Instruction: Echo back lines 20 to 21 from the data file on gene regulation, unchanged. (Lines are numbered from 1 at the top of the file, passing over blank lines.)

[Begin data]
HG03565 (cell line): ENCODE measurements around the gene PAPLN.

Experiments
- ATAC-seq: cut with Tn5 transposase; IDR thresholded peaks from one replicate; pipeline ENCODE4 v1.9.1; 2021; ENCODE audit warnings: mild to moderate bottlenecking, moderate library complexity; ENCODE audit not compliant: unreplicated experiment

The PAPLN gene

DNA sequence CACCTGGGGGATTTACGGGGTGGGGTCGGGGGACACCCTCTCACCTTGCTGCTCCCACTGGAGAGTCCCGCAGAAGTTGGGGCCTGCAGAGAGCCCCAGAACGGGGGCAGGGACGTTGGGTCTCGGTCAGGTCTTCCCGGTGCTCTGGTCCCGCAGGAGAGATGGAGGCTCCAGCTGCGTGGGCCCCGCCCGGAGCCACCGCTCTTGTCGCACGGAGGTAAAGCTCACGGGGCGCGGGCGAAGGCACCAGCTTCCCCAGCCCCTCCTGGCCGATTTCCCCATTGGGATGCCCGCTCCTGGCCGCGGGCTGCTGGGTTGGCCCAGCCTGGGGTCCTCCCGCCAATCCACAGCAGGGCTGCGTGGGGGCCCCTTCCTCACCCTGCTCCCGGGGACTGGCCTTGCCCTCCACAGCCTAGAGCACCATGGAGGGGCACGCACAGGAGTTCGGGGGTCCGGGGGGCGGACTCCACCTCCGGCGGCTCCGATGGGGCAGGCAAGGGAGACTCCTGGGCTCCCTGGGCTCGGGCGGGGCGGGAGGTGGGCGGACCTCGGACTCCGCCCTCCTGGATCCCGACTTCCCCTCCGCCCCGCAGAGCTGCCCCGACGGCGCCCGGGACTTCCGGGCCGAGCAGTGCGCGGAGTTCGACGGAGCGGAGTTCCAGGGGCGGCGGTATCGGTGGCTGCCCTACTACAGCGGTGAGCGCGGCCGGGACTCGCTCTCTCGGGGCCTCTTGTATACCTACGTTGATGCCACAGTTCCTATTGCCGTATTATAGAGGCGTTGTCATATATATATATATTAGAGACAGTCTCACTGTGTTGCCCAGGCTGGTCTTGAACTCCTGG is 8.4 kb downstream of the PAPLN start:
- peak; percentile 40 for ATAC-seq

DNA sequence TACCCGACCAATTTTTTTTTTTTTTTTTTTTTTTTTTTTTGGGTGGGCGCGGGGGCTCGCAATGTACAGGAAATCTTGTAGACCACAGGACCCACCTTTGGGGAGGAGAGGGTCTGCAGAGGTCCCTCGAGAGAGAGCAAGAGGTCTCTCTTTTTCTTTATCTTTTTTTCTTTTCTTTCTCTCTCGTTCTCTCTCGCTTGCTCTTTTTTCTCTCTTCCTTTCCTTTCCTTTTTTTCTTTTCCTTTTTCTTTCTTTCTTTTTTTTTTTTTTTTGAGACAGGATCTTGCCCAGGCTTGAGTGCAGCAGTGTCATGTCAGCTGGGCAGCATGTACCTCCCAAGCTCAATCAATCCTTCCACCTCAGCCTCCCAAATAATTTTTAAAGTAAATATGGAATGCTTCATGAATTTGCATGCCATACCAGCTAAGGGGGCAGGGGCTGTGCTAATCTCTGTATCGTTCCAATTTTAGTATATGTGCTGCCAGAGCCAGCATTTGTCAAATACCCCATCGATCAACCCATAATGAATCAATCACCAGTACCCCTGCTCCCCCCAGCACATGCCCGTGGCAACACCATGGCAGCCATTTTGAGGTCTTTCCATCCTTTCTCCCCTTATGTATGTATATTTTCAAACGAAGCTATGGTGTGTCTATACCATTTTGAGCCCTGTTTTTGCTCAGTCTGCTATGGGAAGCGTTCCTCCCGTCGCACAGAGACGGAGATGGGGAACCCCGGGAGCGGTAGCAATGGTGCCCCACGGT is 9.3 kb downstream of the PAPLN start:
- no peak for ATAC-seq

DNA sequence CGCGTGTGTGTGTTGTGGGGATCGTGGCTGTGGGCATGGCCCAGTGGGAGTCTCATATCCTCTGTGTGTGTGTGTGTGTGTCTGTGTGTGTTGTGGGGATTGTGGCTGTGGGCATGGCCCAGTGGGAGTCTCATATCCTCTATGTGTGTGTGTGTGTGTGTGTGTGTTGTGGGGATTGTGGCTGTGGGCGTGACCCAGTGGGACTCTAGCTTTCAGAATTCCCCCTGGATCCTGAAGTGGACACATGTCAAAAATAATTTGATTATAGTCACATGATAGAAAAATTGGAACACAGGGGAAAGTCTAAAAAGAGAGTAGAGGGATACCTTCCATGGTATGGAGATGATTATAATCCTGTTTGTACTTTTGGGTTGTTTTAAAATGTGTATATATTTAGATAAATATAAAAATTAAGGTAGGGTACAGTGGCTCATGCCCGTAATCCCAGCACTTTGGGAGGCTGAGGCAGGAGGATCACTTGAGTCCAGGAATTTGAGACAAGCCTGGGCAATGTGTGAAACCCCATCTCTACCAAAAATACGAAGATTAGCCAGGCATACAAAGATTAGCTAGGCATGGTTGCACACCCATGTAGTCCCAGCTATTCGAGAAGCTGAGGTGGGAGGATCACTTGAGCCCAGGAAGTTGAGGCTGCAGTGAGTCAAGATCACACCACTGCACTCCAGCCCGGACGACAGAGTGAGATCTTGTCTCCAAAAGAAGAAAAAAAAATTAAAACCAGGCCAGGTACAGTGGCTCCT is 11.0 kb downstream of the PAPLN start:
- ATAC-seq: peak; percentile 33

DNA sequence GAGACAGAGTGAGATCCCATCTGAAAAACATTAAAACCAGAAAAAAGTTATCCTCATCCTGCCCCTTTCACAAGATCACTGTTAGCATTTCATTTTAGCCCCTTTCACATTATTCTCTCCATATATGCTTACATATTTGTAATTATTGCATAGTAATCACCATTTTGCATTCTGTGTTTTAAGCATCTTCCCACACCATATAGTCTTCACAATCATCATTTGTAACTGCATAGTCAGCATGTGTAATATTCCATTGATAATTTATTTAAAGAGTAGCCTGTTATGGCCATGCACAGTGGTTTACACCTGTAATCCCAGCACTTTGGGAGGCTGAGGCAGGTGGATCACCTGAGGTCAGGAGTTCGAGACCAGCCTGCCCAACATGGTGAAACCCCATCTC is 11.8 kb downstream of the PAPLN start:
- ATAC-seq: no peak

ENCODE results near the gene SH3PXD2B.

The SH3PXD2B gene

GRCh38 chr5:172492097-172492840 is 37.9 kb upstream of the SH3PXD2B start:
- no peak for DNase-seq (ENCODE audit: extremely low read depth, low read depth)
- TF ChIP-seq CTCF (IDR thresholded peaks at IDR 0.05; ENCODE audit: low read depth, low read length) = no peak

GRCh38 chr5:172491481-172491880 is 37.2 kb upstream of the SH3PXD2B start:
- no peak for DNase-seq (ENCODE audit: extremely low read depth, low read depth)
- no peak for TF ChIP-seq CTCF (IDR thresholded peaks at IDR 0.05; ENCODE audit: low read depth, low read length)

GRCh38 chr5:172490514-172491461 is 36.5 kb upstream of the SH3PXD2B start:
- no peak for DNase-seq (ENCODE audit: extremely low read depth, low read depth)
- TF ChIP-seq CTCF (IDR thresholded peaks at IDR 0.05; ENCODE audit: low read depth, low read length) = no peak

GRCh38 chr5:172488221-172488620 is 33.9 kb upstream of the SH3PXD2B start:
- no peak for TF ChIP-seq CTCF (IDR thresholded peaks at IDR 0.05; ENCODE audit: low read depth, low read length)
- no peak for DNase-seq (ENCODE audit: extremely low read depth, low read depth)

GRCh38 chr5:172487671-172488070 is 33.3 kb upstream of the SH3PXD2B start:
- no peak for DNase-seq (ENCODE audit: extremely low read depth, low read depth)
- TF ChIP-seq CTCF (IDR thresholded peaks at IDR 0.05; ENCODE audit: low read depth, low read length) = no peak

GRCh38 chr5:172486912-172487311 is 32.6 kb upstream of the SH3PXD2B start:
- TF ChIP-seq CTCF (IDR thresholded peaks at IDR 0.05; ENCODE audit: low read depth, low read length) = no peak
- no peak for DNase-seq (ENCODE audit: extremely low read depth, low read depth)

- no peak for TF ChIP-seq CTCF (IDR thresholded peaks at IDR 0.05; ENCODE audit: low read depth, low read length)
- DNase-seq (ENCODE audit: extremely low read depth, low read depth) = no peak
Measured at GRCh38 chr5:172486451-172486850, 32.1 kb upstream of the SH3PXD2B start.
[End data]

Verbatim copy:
- no peak for TF ChIP-seq CTCF (IDR thresholded peaks at IDR 0.05; ENCODE audit: low read depth, low read length)

GRCh38 chr5:172490514-172491461 is 36.5 kb upstream of the SH3PXD2B start: